Two nights ago I went to Open House at Ciara's high school, and it was bedlam. The classroom numbers down the hall are not consecutive, and the hallways shoot off in random directions. I attended this school for 4 years but for obvious reasons that didn't help me on this night. I made friends with teachers standing in their doorways, asking them to look at my schedule, point a finger in the right direction. I was confused and helpless, tagging after the few parents I recognized in hopes their kid had the next class with mine. I could not navigate the school by myself.

And I saw dozens of people having the exact same problem.
Well maybe not dozens :).
But I wasn't the only one.

Yesterday I woke up without the burden of thinking "This Isn't Me." Because it is. And I went to the library and spent all day trying and failing to redesign my web page, a task a year or more overdue. Even before you send any writing in for publication, you have to have some sort of author "platform" and this little website is mine. When I first set it up, a couple of years ago, it took me a couple of hours.  I'm now going on a week without getting it working, at least 30 hours, and I've wiped it out five times in the process. My brain is running as slow as drunken molasses. But in the library, during the day, I'm surrounded by other examples of why this doesn't make me special. One woman talked into her hand like it was a cellphone. Another was filling out a job application for Stop & Shop and asked me what an Educational History was.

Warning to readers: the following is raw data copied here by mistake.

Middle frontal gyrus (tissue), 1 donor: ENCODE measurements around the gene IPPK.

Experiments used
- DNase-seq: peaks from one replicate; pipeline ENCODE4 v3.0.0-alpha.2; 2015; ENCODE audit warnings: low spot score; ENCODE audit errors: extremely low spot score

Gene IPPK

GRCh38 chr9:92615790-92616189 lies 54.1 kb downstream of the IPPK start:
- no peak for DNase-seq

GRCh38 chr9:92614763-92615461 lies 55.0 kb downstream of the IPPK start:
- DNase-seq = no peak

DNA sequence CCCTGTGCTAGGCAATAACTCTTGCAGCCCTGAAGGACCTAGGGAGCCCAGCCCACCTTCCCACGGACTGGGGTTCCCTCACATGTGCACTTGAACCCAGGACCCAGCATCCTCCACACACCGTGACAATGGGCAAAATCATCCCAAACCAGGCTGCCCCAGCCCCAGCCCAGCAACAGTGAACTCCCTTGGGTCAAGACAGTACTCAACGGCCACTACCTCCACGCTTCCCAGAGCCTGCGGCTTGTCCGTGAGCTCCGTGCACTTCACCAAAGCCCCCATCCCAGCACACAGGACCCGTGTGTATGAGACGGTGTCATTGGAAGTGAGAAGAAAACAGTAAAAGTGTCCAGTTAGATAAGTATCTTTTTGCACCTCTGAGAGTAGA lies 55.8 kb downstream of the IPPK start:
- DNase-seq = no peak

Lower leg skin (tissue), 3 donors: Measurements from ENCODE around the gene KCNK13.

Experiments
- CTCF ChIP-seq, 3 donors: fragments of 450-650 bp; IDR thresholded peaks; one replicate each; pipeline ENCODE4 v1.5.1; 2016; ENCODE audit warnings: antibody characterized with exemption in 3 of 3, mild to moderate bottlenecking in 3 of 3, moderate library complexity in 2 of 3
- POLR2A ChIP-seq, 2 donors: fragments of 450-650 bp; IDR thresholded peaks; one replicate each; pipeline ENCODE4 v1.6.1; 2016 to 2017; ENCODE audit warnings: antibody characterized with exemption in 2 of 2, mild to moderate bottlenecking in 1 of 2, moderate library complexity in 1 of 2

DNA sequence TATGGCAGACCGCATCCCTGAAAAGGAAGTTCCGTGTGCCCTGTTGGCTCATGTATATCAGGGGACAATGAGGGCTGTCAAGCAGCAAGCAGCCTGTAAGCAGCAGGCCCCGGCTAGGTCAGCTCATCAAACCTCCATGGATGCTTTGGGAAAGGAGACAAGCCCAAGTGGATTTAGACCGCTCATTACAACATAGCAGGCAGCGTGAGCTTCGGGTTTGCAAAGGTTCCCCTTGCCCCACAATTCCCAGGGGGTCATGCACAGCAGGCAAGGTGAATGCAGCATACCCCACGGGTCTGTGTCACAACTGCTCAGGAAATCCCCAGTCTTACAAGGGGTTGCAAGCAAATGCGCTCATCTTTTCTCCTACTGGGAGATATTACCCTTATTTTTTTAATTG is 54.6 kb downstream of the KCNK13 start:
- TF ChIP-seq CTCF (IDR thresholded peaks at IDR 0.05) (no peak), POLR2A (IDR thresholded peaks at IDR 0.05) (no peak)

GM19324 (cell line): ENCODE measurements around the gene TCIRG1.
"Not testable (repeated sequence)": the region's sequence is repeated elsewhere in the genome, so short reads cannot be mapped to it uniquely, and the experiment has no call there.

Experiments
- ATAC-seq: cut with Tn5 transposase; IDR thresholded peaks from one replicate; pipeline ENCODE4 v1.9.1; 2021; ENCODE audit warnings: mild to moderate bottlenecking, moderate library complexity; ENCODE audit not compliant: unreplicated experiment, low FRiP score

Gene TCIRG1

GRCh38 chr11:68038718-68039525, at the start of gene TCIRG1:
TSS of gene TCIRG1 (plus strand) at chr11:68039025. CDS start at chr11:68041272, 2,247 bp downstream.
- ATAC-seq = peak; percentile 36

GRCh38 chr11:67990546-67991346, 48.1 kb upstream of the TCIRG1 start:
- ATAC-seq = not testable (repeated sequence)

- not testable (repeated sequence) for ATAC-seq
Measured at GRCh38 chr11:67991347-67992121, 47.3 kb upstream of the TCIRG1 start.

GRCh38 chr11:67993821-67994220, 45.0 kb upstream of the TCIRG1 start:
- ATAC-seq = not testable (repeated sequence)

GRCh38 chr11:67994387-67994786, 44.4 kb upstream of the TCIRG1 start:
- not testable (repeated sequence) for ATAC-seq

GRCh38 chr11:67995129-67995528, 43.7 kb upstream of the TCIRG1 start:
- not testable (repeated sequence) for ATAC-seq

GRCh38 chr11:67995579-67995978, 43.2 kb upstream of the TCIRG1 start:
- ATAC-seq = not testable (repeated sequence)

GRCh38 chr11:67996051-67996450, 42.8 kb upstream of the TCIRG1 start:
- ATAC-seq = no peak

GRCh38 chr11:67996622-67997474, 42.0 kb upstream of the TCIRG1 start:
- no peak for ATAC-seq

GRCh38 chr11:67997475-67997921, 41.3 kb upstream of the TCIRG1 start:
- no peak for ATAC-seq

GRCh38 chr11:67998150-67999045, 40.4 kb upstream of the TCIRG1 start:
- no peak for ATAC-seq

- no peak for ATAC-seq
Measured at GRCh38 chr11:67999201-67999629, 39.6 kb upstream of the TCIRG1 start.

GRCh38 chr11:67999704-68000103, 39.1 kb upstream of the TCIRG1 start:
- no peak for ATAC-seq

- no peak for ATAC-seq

Today I woke up feeling happy about blogging. I want to write about camping, and my audio therapy, and my efforts to edit on wikipedia. Tomorrow I'll hopefully be ready to get back to the story I abandoned in June, a few weeks short of finishing its revisions. I'm competent at writing, so doing it heals me.

And just-like-that, the process is reversed. When I let my limitations grow in magnitude,into something that makes me different from everyone else, they're crippling. When the I keep them in perspective, they're not a big deal.

A good friend of mine had neurological problems last year that, like me, our neurologists didn't understand. Tracy Murphy Comstock was my age, a buddy through my mother, who was her mentor.  Tracy and I married and had kids at the same time, laughed at the same troubles over the last thirty years. She had weakness in her hands when I had post-concussive problems. But my symptoms slowly lessened while the weakness in her hands worsened despite a diagnosis of peripheral neuropathy that should have stabilized or improved. Her voice changed. She couldn't swallow. And she was diagnosed six months ago with ALS. By summer she couldn't speak.

Tracy died this week of pneumonia, her kids still young, her husband stunned.  She handled herself over this past horrible year with incredible grace and humor. I loved her, as did about a thousand other people. She was a really fantastic person, a genius with numbers, CEO of the Soundview Credit Union after my mother. She defined the word "vivacious," and now she's gone.

ALS is another neurological disorder we don't seem to know enough about to fix. Shame on us. It's hideous.

So it's good to be here. Talk to you soon.
Love, Lisa